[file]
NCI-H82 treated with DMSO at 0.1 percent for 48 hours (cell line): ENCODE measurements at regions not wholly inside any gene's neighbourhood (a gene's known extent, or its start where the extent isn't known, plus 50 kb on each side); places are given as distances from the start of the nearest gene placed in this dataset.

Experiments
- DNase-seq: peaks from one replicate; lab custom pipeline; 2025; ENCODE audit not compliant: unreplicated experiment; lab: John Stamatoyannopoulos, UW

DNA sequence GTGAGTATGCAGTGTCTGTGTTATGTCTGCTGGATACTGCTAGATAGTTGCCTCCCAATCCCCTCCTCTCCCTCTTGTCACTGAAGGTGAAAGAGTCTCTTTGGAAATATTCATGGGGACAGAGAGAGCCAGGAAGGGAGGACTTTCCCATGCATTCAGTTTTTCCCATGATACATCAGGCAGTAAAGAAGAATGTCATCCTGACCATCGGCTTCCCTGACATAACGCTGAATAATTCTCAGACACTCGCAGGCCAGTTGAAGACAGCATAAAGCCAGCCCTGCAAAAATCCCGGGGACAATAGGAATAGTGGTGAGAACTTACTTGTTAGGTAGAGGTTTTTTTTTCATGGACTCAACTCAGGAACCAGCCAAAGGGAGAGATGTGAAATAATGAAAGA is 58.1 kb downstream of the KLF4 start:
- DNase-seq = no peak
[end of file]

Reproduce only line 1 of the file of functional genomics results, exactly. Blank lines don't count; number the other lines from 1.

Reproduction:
NCI-H82 treated with DMSO at 0.1 percent for 48 hours (cell line): ENCODE measurements at regions not wholly inside any gene's neighbourhood (a gene's known extent, or its start where the extent isn't known, plus 50 kb on each side); places are given as distances from the start of the nearest gene placed in this dataset.